Additionally, participants indicated how well they believed they did on dating apps as well as their total lifetime number of sexual partners. Binary variables for black pill identification, red pill identification, and incel identification were included.
Participants were presented with 11 video YouTube clips of popular red pill influencers and asked to rate their physical attractiveness, vocal attractiveness, and indicate how familiar they were with the influencer.
Average Influencer Ratings, Given By Women
Below are mean ratings given by women for the 11 red pill influencers:
Sex Differences in Red Pill Influencer Attractiveness Ratings
Below are 11 histograms showing sex differences in ratings of the physical attractiveness of individual red pill influencers. For every influencer, men rated red pill influencers as more attractive than women did. Effect sizes are medium to large for most influencer ratings. Means, medians, effect sizes, and p-values are reported in the chart subtitles. A final chart shows the sex difference in total attractiveness ratings across all influencers (p < .001, d = .94).
The Halo Effect: Associations with Red Pill Influencer Attractiveness Ratings
I ran a multiple regression with the variables for influencer familiarity (how well the influencer was known to the rater), redpill attitudes (did participants have positive or negative attitudes toward the red pill), blackpill attitudes, left-right political ideology, feminist identification, traditionalist identification, and Christian identification.
The regression was significant (F(7, 709) = 23.16, p < .001). Approximately 17.81% of the variance in physical attractiveness was accounted for by the predictor variables.
Redpill attitudes had a significant positive relationship with physical attractiveness ratings (β = 2.94, p < .001). The more participants viewed the red pill positively, the higher the attractiveness rating they gave to red pill influencers on average.
Political ideology had a significant negative relationship with attractiveness ratings (β = -1.16, p < .001), indicating that a stronger right-wing political identification was associated with lower attractiveness ratings given to red pill influencers.
Feminist identification was also significantly associated with attractiveness ratings (β = -0.74, p < .01). Participants who were more feminist gave lower ratings to red pill influencers.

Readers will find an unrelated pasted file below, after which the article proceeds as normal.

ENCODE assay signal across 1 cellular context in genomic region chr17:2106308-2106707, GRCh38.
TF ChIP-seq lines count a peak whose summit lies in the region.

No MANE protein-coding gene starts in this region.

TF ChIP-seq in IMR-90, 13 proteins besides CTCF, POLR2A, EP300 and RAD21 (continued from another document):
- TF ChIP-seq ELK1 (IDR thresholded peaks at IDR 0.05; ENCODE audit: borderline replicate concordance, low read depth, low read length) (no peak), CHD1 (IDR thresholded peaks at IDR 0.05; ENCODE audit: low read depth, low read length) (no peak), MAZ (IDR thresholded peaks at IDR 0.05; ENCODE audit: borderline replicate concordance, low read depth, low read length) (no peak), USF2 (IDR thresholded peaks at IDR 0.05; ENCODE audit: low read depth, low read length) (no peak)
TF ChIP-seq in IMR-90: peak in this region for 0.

Familiarity of the influencer, attitudes toward the black pill, traditionalist identification, and Christian identification did not show significant associations with attractiveness ratings.
Below are Spearman’s rank order correlations for redpill attitudes and feminist identification with total attractiveness ratings.
The moderate association of positive attitudes toward the red pill and higher attractiveness ratings provides evidence for the bidirectional nature of the Halo Effect. Participants who viewed the red pill positively were more likely to give higher ratings while participants who viewed the red pill negatively were more likely to give lower ratings. However, there was no effect of familiarity; participants who were more familiar with red pill influencers were not more likely to rate them as more or less attractive.
Participants were also asked “are you redpilled” and I performed a nonparametric Kruskal-Wallis test to examine differences in attractiveness ratings between the three response groups. There was a significant difference across groups (χ²(2) = 17.722, p < .001).
A Dunn’s test with Bonferroni correction found a significant difference between “Yes” and “No” groups (mean dif = -4.2, p < 0.001) and between the “Yes” and “Other” groups (mean dif = -2.6, p = 0.014). However, no significant difference was found between the “No” and “Other” groups (mean dif = -0.350, p = ns).
Although these differences were significant they were small (η2 = .02) and this can be visualized in the violin plot below:
I also asked participants “are you blackpilled” and “are you an incel.” Blackpill identification was not associated with attractiveness ratings (χ²(2) = 2.505, p = .286), however incel identification was (χ²(2) = 8.254, p = .016). This difference was only significant for the “Yes” and “No” groups (mean dif = -2.9, p = .006) after the Dunn’s test with Bonferroni correction. Once again the difference was small (η2 = .012).
Below are violin plots for blackpilled and incel groups:
Overall these results show small-to-moderate effects of bias in ratings of red pill influencers. Participants who view the red pill more favorably, or who identify as redpilled, blackpilled, or incels, are only a little more likely to rate red pill influencers as more attractive.
Sexual Partners, Dating App Success, and Red Pill Identification
Participants were asked if they were redpilled, to which they could respond “Yes,” “No,” or “Other / I don’t know what that is.” Participants also indicated their lifetime number of sexual partners and self-assessed success on dating applications.
Red Pilled Men, Sexual Partners
A Kruskal-Wallis test showed a significant difference between groups (χ²(2) = 6.5881, p = .04). Dunn pairwise comparisons with Bonferroni correction indicated that the “Yes” group was significantly lower than the “Other / I don’t know what that is” group (z = -2.3, p = .03). The difference between the “Yes” and “No” groups did not reach statistical significance (z = -0.04, p = 1). The “Other / I don’t know what that is” group was also not significantly different from the “No” group (z = -1.64, p = .152).